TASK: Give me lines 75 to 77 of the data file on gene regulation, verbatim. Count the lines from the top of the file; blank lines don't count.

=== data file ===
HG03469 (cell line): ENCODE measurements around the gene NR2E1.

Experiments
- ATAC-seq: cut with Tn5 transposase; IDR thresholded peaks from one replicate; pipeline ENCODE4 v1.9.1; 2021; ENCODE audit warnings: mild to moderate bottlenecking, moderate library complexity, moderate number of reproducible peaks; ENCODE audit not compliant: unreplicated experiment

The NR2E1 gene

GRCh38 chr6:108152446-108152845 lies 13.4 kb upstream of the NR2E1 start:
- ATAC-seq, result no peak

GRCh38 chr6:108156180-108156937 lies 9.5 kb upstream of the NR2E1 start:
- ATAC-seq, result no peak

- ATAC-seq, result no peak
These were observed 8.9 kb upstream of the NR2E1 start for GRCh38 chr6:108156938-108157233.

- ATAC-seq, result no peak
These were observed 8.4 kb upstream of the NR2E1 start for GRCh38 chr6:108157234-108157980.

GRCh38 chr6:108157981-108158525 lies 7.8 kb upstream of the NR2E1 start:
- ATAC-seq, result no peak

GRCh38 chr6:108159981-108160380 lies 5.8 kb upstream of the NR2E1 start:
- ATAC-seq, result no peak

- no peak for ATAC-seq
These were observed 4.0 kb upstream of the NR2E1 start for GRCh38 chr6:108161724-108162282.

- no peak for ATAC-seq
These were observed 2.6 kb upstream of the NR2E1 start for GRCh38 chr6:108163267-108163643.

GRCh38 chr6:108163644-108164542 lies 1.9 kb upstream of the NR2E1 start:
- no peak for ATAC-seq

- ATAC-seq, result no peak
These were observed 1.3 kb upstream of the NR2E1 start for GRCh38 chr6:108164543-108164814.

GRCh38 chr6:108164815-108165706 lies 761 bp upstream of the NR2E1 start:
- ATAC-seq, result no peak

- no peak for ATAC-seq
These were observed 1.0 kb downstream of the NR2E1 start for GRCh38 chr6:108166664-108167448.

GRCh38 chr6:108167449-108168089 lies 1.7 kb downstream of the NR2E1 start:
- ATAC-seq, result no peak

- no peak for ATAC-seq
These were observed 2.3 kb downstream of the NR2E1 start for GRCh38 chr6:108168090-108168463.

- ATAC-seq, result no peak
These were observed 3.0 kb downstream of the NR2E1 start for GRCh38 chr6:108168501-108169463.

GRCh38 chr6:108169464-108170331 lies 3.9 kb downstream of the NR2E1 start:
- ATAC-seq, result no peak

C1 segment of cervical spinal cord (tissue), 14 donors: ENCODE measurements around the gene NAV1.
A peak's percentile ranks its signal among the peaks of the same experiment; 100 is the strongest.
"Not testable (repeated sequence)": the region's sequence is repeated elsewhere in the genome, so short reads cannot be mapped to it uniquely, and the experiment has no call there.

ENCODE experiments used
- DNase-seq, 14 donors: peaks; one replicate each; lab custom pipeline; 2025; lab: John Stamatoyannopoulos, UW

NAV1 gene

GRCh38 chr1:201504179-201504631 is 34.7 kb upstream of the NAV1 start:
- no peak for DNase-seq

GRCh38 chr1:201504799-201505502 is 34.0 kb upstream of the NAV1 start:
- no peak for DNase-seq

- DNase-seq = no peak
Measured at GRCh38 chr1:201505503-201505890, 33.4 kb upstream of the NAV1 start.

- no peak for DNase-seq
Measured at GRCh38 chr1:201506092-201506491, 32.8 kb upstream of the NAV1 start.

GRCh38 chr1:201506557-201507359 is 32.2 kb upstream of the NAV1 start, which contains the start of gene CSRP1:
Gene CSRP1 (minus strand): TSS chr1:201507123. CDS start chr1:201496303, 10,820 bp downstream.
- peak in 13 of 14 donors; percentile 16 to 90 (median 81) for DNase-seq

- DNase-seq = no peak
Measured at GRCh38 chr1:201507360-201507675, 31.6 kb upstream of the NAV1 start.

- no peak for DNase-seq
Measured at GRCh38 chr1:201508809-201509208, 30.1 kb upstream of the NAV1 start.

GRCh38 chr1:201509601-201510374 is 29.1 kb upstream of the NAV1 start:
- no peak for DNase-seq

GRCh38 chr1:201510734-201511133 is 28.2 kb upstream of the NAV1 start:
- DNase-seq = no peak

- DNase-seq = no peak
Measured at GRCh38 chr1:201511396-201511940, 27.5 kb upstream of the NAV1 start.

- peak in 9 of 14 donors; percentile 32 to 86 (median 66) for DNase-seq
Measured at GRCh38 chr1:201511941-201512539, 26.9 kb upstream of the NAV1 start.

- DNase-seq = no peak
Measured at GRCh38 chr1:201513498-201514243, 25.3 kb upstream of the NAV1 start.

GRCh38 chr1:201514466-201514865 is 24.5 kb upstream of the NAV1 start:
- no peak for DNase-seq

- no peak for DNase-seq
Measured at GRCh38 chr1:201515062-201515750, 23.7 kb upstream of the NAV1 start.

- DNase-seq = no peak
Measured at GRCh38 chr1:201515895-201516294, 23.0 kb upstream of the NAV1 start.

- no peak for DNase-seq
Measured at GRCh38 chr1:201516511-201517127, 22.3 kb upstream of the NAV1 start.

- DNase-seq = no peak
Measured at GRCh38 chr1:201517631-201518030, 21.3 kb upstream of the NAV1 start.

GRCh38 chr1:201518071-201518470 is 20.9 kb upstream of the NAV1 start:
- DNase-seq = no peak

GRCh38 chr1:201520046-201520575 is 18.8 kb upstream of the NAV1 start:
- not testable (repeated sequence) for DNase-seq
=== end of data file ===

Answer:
Measured at GRCh38 chr1:201516511-201517127, 22.3 kb upstream of the NAV1 start.

- DNase-seq = no peak
Measured at GRCh38 chr1:201517631-201518030, 21.3 kb upstream of the NAV1 start.